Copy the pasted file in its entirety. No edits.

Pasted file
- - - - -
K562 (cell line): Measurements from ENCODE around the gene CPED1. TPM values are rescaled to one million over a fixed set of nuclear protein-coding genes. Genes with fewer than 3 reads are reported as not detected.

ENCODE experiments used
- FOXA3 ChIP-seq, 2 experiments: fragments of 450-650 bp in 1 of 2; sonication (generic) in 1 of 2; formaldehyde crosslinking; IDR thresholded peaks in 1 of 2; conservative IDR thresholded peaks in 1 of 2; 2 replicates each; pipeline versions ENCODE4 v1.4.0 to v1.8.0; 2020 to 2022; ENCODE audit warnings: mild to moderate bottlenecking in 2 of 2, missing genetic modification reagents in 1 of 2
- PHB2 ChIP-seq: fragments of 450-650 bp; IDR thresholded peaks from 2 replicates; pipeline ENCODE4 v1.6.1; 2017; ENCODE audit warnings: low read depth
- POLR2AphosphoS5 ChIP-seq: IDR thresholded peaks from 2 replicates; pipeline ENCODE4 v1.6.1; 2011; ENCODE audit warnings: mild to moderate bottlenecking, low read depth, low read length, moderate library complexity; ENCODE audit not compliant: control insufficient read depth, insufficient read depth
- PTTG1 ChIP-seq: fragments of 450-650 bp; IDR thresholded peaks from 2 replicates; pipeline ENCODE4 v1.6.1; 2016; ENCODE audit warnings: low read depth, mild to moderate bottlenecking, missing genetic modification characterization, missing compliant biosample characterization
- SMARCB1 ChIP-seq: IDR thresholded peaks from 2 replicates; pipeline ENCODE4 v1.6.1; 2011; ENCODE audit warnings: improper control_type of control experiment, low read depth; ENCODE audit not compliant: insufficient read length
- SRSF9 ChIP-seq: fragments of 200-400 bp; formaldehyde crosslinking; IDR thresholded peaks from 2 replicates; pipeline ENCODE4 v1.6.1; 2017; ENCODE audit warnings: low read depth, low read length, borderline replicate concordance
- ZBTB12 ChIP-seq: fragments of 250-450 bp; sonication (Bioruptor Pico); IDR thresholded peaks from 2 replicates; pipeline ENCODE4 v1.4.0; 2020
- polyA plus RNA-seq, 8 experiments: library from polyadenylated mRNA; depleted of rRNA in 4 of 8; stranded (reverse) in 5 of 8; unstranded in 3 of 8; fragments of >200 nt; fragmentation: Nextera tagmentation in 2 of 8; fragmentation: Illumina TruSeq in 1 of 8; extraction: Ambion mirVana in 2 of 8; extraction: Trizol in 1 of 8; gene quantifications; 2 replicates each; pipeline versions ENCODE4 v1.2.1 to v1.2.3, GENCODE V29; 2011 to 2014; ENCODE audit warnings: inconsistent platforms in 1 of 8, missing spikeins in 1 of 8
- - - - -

K562 (cell line): Measurements from ENCODE around the gene CPED1. TPM values are rescaled to one million over a fixed set of nuclear protein-coding genes. Genes with fewer than 3 reads are reported as not detected.

ENCODE experiments used
- FOXA3 ChIP-seq, 2 experiments: fragments of 450-650 bp in 1 of 2; sonication (generic) in 1 of 2; formaldehyde crosslinking; IDR thresholded peaks in 1 of 2; conservative IDR thresholded peaks in 1 of 2; 2 replicates each; pipeline versions ENCODE4 v1.4.0 to v1.8.0; 2020 to 2022; ENCODE audit warnings: mild to moderate bottlenecking in 2 of 2, missing genetic modification reagents in 1 of 2
- PHB2 ChIP-seq: fragments of 450-650 bp; IDR thresholded peaks from 2 replicates; pipeline ENCODE4 v1.6.1; 2017; ENCODE audit warnings: low read depth
- POLR2AphosphoS5 ChIP-seq: IDR thresholded peaks from 2 replicates; pipeline ENCODE4 v1.6.1; 2011; ENCODE audit warnings: mild to moderate bottlenecking, low read depth, low read length, moderate library complexity; ENCODE audit not compliant: control insufficient read depth, insufficient read depth
- PTTG1 ChIP-seq: fragments of 450-650 bp; IDR thresholded peaks from 2 replicates; pipeline ENCODE4 v1.6.1; 2016; ENCODE audit warnings: low read depth, mild to moderate bottlenecking, missing genetic modification characterization, missing compliant biosample characterization
- SMARCB1 ChIP-seq: IDR thresholded peaks from 2 replicates; pipeline ENCODE4 v1.6.1; 2011; ENCODE audit warnings: improper control_type of control experiment, low read depth; ENCODE audit not compliant: insufficient read length
- SRSF9 ChIP-seq: fragments of 200-400 bp; formaldehyde crosslinking; IDR thresholded peaks from 2 replicates; pipeline ENCODE4 v1.6.1; 2017; ENCODE audit warnings: low read depth, low read length, borderline replicate concordance
- ZBTB12 ChIP-seq: fragments of 250-450 bp; sonication (Bioruptor Pico); IDR thresholded peaks from 2 replicates; pipeline ENCODE4 v1.4.0; 2020
- polyA plus RNA-seq, 8 experiments: library from polyadenylated mRNA; depleted of rRNA in 4 of 8; stranded (reverse) in 5 of 8; unstranded in 3 of 8; fragments of >200 nt; fragmentation: Nextera tagmentation in 2 of 8; fragmentation: Illumina TruSeq in 1 of 8; extraction: Ambion mirVana in 2 of 8; extraction: Trizol in 1 of 8; gene quantifications; 2 replicates each; pipeline versions ENCODE4 v1.2.1 to v1.2.3, GENCODE V29; 2011 to 2014; ENCODE audit warnings: inconsistent platforms in 1 of 8, missing spikeins in 1 of 8